October 21, 2016

CQ Researcher: Pornography -- Does it pose a public health crisis?

Pornography websites attract millions of users each month, reportedly more than either CNN, Amazon or Twitter. A recent phenomenon, “tube” sites, is competing with the traditional porn industry by providing large amounts of free pornographic content from amateur or pirated videos. Because the sites are easy to access through computers or cell phones, children can view hard-core, often violent, content that gives them a warped view of sex, say parents and some social scientists. Critics describe a porn-induced public health crisis that is contributing to divorce and normalizing sexual violence against women. But with rape, divorce and teen pregnancy at historic lows, other social scientists and porn defenders say these concerns are overblown and lack evidence of harm to society. Meanwhile, civil liberties activists criticize some child advocates' solutions, such as requiring websites to verify the age of users, as violating adult users' free-speech and privacy rights. So far, the Supreme Court has agreed, striking down previous congressional efforts to restrict internet access.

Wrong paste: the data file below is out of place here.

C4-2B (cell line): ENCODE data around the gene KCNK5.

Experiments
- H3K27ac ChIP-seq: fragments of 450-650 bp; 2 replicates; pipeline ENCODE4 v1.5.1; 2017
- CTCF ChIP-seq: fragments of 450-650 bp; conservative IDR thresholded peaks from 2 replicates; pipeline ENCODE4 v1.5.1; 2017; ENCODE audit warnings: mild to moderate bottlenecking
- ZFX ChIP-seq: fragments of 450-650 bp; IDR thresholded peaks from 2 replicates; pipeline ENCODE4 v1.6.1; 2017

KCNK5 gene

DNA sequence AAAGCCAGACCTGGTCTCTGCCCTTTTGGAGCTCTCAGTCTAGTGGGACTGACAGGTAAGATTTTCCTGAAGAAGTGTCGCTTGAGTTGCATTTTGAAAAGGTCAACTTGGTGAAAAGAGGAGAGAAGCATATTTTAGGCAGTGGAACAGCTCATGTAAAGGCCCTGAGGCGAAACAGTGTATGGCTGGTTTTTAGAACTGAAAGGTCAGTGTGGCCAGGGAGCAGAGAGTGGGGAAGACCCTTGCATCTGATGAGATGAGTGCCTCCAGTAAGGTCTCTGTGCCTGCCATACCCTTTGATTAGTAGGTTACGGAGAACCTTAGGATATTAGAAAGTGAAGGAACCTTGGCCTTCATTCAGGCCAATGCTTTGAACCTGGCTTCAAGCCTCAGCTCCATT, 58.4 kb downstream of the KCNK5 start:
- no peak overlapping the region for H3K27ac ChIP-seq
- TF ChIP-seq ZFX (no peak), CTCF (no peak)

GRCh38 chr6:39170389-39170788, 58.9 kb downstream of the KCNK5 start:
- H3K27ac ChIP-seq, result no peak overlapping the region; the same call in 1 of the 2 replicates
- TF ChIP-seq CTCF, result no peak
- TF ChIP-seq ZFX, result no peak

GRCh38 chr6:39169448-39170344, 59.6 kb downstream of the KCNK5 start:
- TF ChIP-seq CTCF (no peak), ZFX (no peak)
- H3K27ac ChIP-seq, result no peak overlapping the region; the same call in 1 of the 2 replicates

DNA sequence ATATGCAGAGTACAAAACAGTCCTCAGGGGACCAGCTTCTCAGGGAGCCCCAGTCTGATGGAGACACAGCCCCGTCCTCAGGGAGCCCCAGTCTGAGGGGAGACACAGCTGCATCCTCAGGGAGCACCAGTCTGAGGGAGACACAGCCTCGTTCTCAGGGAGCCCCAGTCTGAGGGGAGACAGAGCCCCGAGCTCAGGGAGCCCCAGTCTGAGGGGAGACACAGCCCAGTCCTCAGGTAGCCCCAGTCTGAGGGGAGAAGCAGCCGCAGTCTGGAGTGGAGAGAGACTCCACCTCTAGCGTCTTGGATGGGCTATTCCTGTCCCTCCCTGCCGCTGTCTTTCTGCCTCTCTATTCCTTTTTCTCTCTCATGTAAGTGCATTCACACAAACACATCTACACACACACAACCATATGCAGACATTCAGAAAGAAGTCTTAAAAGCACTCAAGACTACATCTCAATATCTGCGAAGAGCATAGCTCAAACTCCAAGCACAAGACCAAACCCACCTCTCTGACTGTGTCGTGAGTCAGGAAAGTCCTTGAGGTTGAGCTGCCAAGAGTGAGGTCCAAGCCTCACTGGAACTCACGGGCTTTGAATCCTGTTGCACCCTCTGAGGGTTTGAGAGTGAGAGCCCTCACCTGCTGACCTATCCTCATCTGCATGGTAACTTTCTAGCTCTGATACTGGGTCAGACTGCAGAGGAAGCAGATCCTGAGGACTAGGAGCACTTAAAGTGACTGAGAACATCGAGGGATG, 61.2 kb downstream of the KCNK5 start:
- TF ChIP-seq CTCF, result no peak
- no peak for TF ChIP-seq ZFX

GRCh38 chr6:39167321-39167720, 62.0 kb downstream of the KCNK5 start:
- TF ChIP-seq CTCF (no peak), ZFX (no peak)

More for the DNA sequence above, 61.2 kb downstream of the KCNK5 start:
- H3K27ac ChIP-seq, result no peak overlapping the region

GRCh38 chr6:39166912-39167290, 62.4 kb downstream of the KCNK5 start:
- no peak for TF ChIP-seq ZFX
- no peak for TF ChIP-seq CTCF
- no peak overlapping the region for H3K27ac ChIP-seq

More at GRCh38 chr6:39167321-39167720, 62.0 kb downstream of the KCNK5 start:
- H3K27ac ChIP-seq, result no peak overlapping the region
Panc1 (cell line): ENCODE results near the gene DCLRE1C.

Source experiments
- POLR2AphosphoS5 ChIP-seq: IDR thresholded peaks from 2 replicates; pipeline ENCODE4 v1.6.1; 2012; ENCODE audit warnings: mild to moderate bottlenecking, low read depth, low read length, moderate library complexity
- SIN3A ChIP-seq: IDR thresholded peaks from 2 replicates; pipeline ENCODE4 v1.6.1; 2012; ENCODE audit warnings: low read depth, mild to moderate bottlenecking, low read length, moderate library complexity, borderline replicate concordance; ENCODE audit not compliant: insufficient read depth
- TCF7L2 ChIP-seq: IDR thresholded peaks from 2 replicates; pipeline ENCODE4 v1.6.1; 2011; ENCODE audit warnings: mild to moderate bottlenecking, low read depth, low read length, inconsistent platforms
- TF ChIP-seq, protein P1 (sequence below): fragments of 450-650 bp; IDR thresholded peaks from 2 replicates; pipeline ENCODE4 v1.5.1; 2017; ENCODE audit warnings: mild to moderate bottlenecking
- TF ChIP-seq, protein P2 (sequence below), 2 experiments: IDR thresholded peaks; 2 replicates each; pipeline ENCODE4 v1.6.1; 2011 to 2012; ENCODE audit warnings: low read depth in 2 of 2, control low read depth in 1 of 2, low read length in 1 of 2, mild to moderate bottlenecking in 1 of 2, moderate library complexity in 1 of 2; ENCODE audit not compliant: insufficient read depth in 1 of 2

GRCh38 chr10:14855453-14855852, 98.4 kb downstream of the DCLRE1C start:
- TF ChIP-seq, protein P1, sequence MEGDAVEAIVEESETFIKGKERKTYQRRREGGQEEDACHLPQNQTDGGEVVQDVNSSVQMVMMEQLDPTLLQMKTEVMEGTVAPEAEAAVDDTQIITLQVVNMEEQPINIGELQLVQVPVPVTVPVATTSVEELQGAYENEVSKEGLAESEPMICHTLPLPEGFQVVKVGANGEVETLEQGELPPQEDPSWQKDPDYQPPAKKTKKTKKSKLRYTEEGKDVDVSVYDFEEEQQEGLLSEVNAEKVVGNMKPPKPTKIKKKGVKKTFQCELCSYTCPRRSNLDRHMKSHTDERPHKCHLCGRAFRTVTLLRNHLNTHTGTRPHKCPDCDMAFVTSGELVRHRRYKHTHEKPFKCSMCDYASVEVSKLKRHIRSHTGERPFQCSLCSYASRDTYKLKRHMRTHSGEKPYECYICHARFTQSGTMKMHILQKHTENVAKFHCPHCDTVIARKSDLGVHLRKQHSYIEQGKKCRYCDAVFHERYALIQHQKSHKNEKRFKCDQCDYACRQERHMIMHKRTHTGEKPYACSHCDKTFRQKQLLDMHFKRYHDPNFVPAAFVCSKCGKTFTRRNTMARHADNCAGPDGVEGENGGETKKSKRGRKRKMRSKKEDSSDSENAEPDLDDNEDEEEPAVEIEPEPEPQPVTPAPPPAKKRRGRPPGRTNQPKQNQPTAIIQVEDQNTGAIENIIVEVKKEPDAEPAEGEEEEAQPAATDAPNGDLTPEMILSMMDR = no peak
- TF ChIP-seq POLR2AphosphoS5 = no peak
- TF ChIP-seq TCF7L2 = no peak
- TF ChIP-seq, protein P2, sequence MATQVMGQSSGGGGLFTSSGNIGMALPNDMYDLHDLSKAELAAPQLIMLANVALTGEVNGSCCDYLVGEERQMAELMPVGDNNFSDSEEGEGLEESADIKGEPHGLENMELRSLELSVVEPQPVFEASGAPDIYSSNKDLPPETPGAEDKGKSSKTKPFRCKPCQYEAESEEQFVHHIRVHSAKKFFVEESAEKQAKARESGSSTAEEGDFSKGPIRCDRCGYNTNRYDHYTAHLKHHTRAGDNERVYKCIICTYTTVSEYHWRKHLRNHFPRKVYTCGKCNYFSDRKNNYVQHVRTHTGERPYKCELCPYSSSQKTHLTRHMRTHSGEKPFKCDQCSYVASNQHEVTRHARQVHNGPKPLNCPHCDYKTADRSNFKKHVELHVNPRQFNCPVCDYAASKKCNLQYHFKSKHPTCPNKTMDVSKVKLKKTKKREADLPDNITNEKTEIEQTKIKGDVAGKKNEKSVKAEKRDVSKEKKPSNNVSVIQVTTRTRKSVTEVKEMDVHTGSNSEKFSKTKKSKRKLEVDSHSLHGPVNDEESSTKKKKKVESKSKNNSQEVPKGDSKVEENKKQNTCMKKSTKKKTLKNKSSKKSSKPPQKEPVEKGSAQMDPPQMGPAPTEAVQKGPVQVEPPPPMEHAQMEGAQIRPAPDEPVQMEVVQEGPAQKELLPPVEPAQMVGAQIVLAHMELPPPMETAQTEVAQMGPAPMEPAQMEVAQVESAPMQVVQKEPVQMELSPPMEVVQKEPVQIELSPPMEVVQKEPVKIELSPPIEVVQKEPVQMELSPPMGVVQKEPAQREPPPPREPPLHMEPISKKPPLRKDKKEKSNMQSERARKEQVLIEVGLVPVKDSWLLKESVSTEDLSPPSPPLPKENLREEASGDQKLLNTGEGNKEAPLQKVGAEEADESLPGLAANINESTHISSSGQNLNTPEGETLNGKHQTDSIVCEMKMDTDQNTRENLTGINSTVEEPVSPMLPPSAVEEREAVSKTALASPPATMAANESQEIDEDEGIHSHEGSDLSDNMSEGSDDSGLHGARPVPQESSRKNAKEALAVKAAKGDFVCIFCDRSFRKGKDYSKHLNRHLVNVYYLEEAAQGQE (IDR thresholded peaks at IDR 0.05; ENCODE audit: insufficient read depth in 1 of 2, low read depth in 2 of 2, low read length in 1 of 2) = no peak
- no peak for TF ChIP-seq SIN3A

The internet has become a flourishing “Pandora's box of hardcore deviant material,” says Donna Rice Hughes, president and CEO of Enough Is Enough®, an advocacy group fighting to shield children from pornography. Extreme content such as bestiality is now “mainstream,” she says....

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